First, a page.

Using the standard deduction makes it easier to fill out a tax return, but it canalso eliminate the tax advantage of charitable contributions. Fortunately, there isa way to take the standard deduction and still use your charitable contributionsto cut taxes — make your charitable contributions in unsold commodities ratherthan cash. For charitable gifts of grain or raised livestock, the costs of productionare deductible as trade or business expenses under IRC §162. The result is adecrease in your taxable income.To see whether this method will save you money, add up the eligible itemizeddeductions from Schedule A. If the sum is less than the standard deductionand you expect it to be the same this year, making a contribution in unsoldcommodities could cut your income tax by reducing your gross income.Please consult with your professional tax advisers to determine if this is anappropriate gift option for you. If you have questions about this or any otherplanned giving options, call Jamie Kennedy ’96, director of planned giving, at(509) 527-5989.Contribute cropsand reduce taxesTo be eligible for this method:• You must be an active farm producer.• You have to be a cash-basis taxpayer.• The charity you contribute to must sell the crop.

Whitman CollegeFarm Lands2008SnakeRiverWALLA WALLACOUNTYZoellner FarmRulo FarmMount FarmPrescottAlto-WoodFarmEricksonFarmWaitsburgStarbuckTalbott FarmUsherFarmJonesFarmTucannonStonecipher FarmSnakeDunlap FarmDaytonDavidsonFarmRiverPomeroyGARFIELDCOUNTYRiverShepherdFarmTract #2ShepherdFarmTract #1ColumbiaRiverBraden FarmWalla WallaTouchetMilton-FreewaterUMATILLA COUNTYAdams FarmCounty Total Acres Tillable AcresColumbia 7,480 6,395Garfield 962 800Umatilla and Walla Walla 15,563 11,871Total 24,005 19,066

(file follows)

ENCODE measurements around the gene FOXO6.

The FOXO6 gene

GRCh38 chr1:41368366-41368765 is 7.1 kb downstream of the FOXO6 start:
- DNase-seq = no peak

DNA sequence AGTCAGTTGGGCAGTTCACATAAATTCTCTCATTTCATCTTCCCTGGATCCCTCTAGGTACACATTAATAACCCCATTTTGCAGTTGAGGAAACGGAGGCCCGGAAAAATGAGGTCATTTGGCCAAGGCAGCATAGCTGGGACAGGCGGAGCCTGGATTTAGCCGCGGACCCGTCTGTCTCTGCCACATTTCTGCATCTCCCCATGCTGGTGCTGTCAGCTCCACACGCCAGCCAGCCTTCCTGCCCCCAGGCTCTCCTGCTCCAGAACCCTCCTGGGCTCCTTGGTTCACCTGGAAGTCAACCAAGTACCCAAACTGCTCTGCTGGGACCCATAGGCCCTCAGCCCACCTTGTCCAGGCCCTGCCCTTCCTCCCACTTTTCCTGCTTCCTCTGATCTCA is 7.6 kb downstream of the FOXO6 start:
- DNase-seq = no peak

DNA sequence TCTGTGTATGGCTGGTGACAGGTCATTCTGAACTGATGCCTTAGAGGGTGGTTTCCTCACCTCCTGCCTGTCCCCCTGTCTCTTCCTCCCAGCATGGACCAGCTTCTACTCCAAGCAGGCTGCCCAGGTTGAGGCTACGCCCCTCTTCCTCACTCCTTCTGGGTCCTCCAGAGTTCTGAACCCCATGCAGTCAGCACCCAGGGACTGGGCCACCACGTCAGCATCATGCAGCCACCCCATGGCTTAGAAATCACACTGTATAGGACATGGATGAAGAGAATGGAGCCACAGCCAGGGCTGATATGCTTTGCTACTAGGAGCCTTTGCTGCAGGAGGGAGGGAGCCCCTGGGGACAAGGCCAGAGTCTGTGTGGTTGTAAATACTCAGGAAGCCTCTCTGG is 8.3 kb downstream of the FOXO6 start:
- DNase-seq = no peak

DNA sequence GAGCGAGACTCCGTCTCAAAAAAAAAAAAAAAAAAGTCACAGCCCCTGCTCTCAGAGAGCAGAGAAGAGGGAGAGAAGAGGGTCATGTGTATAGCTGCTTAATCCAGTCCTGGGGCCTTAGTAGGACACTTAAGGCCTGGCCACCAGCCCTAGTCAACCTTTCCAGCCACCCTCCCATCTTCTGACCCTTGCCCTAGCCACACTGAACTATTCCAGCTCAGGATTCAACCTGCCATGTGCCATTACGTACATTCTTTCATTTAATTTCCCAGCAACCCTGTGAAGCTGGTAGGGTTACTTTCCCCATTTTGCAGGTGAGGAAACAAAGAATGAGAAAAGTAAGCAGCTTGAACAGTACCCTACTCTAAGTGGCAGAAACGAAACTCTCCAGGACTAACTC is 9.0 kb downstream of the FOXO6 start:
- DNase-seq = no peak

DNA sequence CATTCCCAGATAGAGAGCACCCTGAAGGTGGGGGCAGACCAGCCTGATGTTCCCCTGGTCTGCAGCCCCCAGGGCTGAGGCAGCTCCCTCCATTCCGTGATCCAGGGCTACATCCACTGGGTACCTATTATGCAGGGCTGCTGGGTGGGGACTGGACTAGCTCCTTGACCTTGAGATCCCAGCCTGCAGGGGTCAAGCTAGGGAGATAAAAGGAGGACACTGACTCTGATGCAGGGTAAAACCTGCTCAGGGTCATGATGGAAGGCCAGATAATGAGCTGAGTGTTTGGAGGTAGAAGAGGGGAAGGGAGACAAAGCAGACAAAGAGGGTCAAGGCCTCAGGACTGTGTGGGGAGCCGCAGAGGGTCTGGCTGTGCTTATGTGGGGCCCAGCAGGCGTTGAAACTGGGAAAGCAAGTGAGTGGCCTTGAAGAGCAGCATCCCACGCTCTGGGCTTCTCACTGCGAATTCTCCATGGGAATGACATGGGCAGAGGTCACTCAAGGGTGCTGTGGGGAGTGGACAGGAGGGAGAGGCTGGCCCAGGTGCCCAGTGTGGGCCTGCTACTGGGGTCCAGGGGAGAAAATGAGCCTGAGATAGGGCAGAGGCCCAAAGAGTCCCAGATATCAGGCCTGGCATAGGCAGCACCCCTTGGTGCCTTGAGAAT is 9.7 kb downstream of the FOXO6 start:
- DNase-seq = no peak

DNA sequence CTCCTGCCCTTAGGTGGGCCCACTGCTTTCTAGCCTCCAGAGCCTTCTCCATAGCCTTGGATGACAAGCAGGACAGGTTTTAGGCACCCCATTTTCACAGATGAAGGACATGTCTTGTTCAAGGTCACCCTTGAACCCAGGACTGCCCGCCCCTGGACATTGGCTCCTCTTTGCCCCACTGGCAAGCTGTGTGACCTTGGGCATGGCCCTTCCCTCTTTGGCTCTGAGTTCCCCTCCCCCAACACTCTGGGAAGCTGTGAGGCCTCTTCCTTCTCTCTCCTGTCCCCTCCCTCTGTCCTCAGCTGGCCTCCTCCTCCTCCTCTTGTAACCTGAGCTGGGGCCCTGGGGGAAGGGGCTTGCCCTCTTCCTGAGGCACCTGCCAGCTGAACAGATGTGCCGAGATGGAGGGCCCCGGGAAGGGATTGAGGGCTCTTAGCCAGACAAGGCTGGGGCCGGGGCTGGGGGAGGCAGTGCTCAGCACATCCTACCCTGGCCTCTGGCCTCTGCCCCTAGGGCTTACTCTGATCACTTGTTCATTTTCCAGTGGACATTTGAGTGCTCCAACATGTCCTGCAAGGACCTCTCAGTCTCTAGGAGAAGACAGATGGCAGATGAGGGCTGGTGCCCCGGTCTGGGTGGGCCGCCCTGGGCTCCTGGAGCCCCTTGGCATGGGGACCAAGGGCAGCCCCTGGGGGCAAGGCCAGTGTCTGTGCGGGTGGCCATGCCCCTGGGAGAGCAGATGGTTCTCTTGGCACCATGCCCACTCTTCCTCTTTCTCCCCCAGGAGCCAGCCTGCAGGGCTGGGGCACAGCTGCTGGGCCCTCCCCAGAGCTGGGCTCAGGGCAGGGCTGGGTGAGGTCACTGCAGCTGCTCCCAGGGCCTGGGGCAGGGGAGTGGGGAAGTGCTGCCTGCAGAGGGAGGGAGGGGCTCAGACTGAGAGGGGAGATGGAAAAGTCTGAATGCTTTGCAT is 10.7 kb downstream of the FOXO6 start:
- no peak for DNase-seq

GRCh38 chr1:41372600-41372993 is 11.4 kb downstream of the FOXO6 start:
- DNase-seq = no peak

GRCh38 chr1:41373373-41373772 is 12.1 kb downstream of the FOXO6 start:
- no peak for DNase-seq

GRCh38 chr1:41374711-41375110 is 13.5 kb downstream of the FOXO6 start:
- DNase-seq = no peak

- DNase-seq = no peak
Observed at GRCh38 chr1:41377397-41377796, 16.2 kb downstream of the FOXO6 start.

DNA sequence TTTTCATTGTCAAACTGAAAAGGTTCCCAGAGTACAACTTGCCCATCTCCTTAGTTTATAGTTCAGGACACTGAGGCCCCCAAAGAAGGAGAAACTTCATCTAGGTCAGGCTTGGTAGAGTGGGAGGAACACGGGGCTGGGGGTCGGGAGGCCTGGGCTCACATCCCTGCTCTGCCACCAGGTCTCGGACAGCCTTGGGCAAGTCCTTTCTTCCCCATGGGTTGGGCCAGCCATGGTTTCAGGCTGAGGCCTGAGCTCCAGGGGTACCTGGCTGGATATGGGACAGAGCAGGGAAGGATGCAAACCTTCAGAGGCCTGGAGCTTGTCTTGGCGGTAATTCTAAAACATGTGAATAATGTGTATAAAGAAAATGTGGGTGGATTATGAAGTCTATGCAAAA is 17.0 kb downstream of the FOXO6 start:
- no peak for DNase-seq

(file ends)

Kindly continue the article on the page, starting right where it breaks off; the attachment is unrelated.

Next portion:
Wind and wheat — a winning combination at the Braden farm.

An invitationMembers of the Farm Committee and officers of the college invite yourinterest in the college farms’ operations and growth. Please feel free to speak withany member about the farms, or to express your interest in the possibility ofbecoming a part of this unique endeavor to support Whitman, the preservationof farm land, and family legacies of farming.Whitman College Farm Committee membersAs of March 2008David Wyckoff ’67, Chair,TrusteeBob DanforthDennis E. Davin ’56Jack FredricksonDwelley Jones ’74Frank Lamb ’62Don Lieuallen ’58Alexander C. McGregor ’71,Vice Chair, OverseerWalter Minnick ’64Anne-Marie Zell Schwerin ’85,YWCA RepresentativeMark S. Vogler ’74Paul Webb ’40Jerry ZahlEx-officio membersGeorge S. Bridges, President, Whitman CollegePeter Harvey ’84, Treasurer and Chief FinancialOfficer, (509) 527-5145James K. Hayner, TrusteeRobert R. “Pete” Reid ’49, Assistant to thePresident, (509) 527-5746

345 Boyer Ave., Walla Walla, WA 993623/08Office of Development and College Relations (509) 527-5165Cover photo by Dr. Elizabeth Welty, member of the Whitman College Board of Trustees

More magazines by this user
Similar magazines